Byzantine Garb Basics

Heads up! This page is getting reorganized, but right now, enjoy a link dump to pertinent posts regarding clothing.

For the post containing my sewing patterns for a tunica (kamision) and dalmatica (delmatikion), go here.

For my post on the “Tunic Under the Stairs” at the Metropolitan Museum of Art, go here.

For the post about the short stola/kolovion as depicted in the Bamberger Gunthertuch tapestry, go here.

For my post on cloaks with patterns, go here.

For my post on shoe color regarding rank in period versus the SCA, go here.
Upcoming content outline (because it’s easier for me to get it down here than on paper or in Word somewhere and lose it.)

Introduction to the three periods of Byzantium
-Early
-Golden Age (This is my period)
-Late/Palaiologian

Common Vocabulary Terms

What aristocratic men and women wore in the 11th/12th Century (photo gallery)

Basic Sewing Patterns
-Esoforion (body linen)
-Kamision/Himation (Basic tunic)
-Persomanikion/Divistesion (“Persian sleeved” tunic)
– Dalmatica/Delmatikion (oversized tunic/gown)
-Gunthertuch Kolovion (Woman’s sleeveless tunic dress)
– Mandyas, Sagion, and Khlamys (mantles)

Accessories

Other Photos

Primary Sources for different periods

Secondary Sources and suggested readings

6 thoughts on “Byzantine Garb Basics

  1. I have no idea if this site is updated, but I wanted to let you know that you are saving my Scadian life with this. I love Byzantine dress and dabble in jewelry and embroidery some but I haven’t played in two years due to Mundane stuff. I really want to get to Fall Coronation (Kingdom of Trimaris) in a fantastic outfit and was having a hard time finding good descriptions and patterns for Byzantine (11th century or so). You are a life saver I tell ya. I would be thrilled if there were any tips, patterns, etc you would share beyond this… maybe hints for bigger girls (thats me). Thank you.

    1. Hi Rebecca,

      Yes, I do update my site, but this page is a wee bit stagnant and will be updated very soon! I have all sorts of new patterns and analyses to post, but I’m glad I’ve been able to help so far. Please feel free to email me at syrakousina@gmail.com, and I will do my best to get you in the right direction for your perdy coronation garb! I’m in Trimaris at the moment for the holidays, but I’m headed back north Monday. I grew up in St. Pete. 🙂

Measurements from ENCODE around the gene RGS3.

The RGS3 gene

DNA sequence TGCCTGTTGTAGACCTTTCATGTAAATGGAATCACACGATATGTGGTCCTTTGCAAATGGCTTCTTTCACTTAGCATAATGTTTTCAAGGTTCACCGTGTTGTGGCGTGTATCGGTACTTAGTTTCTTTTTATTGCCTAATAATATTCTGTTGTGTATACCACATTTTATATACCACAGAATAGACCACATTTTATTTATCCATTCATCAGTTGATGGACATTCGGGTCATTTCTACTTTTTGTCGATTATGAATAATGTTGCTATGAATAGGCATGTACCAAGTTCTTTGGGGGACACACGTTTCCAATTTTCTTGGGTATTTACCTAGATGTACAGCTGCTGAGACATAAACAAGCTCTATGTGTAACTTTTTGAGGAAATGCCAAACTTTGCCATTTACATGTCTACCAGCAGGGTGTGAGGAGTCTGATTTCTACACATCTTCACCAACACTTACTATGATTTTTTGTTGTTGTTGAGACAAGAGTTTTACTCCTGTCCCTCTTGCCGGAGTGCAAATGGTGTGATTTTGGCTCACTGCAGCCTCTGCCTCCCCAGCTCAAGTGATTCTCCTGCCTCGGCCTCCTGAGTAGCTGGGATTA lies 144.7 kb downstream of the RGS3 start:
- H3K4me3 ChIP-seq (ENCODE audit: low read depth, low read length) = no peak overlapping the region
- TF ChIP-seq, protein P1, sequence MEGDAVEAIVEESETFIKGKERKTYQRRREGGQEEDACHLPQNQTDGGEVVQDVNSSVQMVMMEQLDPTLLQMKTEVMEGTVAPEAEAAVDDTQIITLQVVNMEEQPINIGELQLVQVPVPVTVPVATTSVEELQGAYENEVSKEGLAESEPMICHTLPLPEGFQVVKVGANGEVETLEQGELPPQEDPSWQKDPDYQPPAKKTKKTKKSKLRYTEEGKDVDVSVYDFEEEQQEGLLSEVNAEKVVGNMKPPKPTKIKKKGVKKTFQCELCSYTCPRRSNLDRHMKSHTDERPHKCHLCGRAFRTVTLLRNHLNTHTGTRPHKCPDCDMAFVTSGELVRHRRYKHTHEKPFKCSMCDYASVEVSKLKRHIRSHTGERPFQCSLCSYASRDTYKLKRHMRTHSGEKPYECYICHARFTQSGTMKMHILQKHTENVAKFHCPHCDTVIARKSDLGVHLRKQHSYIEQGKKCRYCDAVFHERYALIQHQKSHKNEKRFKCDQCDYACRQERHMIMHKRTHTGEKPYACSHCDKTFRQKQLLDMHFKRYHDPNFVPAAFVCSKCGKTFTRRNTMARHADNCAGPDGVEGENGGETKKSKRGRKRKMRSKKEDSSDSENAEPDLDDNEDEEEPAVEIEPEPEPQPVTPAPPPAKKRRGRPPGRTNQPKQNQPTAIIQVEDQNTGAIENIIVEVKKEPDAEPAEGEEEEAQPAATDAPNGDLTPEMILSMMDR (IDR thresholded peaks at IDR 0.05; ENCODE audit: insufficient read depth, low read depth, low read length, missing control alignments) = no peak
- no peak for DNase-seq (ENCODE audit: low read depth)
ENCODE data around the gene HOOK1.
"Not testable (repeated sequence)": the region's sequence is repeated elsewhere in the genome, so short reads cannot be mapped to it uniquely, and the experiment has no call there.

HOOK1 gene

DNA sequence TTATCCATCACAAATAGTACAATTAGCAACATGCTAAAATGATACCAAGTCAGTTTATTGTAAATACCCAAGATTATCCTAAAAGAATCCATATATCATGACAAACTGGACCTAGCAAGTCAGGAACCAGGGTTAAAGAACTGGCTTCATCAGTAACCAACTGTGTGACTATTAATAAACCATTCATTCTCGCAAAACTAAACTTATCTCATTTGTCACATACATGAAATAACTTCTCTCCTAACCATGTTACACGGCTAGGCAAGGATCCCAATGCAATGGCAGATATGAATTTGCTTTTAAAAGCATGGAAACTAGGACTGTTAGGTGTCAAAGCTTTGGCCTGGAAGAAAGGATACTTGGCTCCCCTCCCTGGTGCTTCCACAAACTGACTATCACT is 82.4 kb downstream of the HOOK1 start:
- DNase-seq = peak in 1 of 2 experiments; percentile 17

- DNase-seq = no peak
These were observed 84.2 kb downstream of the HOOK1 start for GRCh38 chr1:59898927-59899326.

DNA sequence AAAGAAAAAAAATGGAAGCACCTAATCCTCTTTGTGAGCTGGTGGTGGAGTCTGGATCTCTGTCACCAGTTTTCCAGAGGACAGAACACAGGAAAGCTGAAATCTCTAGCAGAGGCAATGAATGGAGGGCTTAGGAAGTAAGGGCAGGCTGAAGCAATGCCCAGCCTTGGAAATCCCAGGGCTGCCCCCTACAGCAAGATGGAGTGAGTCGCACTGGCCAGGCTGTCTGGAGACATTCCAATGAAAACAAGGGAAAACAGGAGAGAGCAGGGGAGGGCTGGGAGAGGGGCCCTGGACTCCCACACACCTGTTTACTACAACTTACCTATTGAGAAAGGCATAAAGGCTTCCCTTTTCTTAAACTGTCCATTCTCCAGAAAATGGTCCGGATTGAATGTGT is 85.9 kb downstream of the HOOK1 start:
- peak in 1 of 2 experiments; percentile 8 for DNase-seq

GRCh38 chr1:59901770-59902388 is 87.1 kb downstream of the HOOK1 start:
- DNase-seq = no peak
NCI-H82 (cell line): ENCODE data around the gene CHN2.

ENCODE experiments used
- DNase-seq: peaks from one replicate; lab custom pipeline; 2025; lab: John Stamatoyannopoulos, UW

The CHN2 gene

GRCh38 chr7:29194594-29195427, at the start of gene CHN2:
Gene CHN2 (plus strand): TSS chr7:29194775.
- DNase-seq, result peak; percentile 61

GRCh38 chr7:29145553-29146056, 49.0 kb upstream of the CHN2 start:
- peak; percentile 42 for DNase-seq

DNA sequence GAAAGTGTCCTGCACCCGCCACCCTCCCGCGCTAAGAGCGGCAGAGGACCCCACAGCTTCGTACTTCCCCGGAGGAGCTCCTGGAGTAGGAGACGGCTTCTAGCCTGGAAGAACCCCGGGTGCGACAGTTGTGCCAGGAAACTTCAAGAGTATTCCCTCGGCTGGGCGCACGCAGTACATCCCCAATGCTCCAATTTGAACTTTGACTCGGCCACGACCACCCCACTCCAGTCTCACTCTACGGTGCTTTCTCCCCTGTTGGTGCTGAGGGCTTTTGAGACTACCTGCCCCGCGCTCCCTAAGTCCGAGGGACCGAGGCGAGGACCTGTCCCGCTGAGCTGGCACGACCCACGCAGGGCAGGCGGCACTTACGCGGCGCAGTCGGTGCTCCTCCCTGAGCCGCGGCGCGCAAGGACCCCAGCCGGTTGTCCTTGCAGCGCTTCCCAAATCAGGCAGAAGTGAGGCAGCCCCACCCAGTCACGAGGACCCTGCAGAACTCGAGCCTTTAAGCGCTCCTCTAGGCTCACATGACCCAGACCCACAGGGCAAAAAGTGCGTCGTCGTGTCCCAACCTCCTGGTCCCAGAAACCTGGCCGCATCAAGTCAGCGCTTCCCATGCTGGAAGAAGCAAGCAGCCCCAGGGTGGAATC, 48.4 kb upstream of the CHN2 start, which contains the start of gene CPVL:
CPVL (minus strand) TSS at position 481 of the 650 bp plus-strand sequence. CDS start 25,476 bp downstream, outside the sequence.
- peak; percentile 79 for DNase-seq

2. I have 2 questions… I’ve seen the superhumeral in images of women other than royalty, unless what I’m seeing is not actually a superhumeral. So is it conceivable that this was a piece worn by most mid- to upper-class people? Where would I be able to find some documentation on that piece? And 2, were colors gender specific? In other words, could I wear navy blue satin? (or is satin not a common 11th century byzantine period weave?)

    1. Thanks for the questions!

      First and foremost, the superhumeral was seen on all classes, including dancers (the lowest of the lowest class.) In this manuscript, the dancer in the middle is wearing what looks like a black superhumeral with beads or byzants of some sort on it. It’s when it’s coupled with the loros for the formation of what we call the ecclesiastical pallium is when it’s imperial only. Imperials ONLY wore the loros, and I recommend reading Maria Parani on the distinctiveness and importance of the loros costume in court dress if it’s something you’re interested in. As far as other classes go, the superhumeral alone is just fine, and shows up more on women than men.

      As far as colors go, nothing is gender specific as far as I know, but certain colors are to be used with discretion as far as modern reenactors go. Such as Tyrian purple, which is a resounding “duh”, but I would also recommend avoiding all reds and indigo if you plan on being solidly middle class. They just couldn’t afford them.

      As far as fabrics go, satin is a weird one. What we know as satin today is not anything remotely a period material. Now, there are silk fabrics that have that sheen which are a better option. Taffeta is a solid period option. Dharma Trading just started offering colored silks on their page, and even though I have yet to see them in person, knowing the quality of their stuff, I’d like to say that their crepe satin is probably a fine choice, but I would get a sample first. Please for your health avoid polyester and other synthetic modern “satins”. you will die in the heat and freeze in the cold. If you can’t afford silk, look at linen and wool, which are perfectly fine period choices. Shiny? no, but shiny can be added. Most of my garb is not solid silk, I would go broke. 😉

      1. Thank you so much for the information! I’d like to find the book you wrote about (I see you mention it often and it seems like something that would greatly help me). So I will lay off the satin, but I have a nice piece of blue linen or light blue shantung…

      2. The book you seek is called “Reconstructing the Reality of Images”. It’s EXPENSIVE, so please see if you can get it through interlibrary loan before shelling out the $300 like I did. However, it’s become my Bible. My latest blog post on shoe color contains information from that book.

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